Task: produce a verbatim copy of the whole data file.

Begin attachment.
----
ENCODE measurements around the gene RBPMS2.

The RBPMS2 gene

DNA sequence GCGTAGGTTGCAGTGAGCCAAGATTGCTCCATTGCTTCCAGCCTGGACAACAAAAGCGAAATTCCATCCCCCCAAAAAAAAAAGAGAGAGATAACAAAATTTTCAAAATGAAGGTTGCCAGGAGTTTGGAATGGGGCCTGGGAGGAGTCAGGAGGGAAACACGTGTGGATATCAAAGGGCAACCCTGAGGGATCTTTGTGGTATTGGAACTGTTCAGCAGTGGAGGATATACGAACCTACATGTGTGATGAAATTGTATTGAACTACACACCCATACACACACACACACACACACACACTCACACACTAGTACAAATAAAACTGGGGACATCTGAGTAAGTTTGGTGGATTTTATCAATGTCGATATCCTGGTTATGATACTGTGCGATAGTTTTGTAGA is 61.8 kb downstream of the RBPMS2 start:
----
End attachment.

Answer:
ENCODE measurements around the gene RBPMS2.

The RBPMS2 gene

DNA sequence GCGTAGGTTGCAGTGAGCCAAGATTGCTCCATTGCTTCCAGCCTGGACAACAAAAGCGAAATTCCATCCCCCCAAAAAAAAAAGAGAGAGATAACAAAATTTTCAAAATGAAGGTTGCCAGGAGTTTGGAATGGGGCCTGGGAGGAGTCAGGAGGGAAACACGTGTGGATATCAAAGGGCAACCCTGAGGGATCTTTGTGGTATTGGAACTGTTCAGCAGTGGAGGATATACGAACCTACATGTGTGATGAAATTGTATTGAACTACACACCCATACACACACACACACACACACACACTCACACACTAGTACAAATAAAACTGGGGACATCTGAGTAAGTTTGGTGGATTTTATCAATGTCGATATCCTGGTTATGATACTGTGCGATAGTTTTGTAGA is 61.8 kb downstream of the RBPMS2 start: